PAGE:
Feed the kids.  Clean the kids.  Put Squishy to bed.  Read Noah a story and put him to bed.  Next comes Zoe.

I find her in her room laying in bed reading a "Jack and Annie" book as she calls them.  Specifically she's reading Magic Tree House No. 49.  "Zoe, is that the same book that your daddy and I read to you?"

She responds, "Yes, I'm reading it again.  Will you read some to me?"

I agree to read to her but only if she agrees to reading a different book.  Going to her shelf I pick up the first book I bought her, back when I was still pregnant and had recently discovered we were having a girl.  I'd been waiting for her to be ready to read this book, as it has always been my favorite.

"What about this one? It's called, The Secret Garden."

With eagerness, she bounced beside me as I showed her the cover and turned to the first page.  As I read she would ask questions: "What's a veranda? What is cholera? What does it mean by a 'sour expression?'"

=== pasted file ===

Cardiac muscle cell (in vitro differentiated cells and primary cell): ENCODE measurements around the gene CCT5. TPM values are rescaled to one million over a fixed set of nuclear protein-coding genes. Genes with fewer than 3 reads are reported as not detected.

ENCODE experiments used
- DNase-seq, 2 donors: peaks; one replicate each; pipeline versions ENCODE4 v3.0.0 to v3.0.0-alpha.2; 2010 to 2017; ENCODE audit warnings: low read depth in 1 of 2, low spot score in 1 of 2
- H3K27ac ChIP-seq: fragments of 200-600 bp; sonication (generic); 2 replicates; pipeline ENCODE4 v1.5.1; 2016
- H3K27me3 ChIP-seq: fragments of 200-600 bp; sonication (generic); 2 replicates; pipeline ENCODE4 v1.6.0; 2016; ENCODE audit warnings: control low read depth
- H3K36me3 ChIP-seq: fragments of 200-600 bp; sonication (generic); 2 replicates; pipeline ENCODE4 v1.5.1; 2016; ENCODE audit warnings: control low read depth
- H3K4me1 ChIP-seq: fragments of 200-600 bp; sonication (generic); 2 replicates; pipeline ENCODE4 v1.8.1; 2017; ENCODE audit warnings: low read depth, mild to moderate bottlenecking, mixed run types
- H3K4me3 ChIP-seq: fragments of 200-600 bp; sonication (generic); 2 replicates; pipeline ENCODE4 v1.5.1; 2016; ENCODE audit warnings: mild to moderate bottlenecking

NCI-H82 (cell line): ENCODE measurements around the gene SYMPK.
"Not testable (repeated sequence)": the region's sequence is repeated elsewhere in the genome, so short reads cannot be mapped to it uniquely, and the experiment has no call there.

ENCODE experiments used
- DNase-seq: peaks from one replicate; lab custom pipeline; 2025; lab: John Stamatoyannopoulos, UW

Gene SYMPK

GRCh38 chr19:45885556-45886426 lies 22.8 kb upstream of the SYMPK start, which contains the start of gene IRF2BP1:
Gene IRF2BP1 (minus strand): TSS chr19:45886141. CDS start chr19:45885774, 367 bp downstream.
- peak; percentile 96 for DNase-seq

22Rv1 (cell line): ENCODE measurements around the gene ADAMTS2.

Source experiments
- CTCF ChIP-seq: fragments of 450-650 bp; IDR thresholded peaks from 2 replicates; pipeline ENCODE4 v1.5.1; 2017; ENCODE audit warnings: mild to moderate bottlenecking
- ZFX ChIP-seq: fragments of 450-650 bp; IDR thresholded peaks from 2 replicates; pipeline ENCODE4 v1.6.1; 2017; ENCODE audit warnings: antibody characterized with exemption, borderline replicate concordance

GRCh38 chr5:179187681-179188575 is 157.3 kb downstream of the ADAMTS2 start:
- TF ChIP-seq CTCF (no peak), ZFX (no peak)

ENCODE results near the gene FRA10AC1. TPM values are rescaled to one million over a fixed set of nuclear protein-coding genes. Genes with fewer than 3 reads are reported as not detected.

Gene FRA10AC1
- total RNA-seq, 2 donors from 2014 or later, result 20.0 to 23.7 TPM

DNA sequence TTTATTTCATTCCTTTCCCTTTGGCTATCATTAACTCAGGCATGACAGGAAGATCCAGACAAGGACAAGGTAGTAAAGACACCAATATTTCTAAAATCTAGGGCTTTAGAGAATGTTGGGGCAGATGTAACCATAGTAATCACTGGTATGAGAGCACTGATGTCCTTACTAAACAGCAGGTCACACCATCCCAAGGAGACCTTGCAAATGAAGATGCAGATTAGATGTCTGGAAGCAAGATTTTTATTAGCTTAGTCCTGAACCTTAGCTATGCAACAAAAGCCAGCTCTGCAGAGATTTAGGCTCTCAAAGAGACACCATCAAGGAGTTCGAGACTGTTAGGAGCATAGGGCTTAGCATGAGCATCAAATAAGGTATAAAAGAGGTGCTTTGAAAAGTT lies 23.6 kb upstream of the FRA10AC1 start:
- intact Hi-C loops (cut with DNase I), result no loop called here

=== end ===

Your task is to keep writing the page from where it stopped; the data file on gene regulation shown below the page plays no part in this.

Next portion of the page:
Somewhere around page two Noah appears at the foot of the bed, laying quietly as I read.  We get to the end of the first chapter.  More questions follow, this time inquiring about the future of little Mary and why is the book called "Secret Garden?"

Finally I am able to shepherd Noah back to bed and when I return to check on Zoe I find her once again with her "Jack and Annie" book open in her lap.  "I just want to read a little while."

Thirty minutes later I return to find her in much the same way and hear, "Just one more page!"  Okay.  Who am I to say no to that?  When she is finished she comes to me.  "I read two chapters tonight," she explains.  "Books are my favorite thing.  You must take care of them."

Yes!  This is my daughter after all!  When I am finally able to get her in bed I sat quietly, book in my hand, beaming with pride.  Maybe "pride" isn't the right word.  It's more like "Love."  I've always loved Zoe.  I always will.  Seeing her find joy in something I love, like books, just makes it that much greater, if that's possible.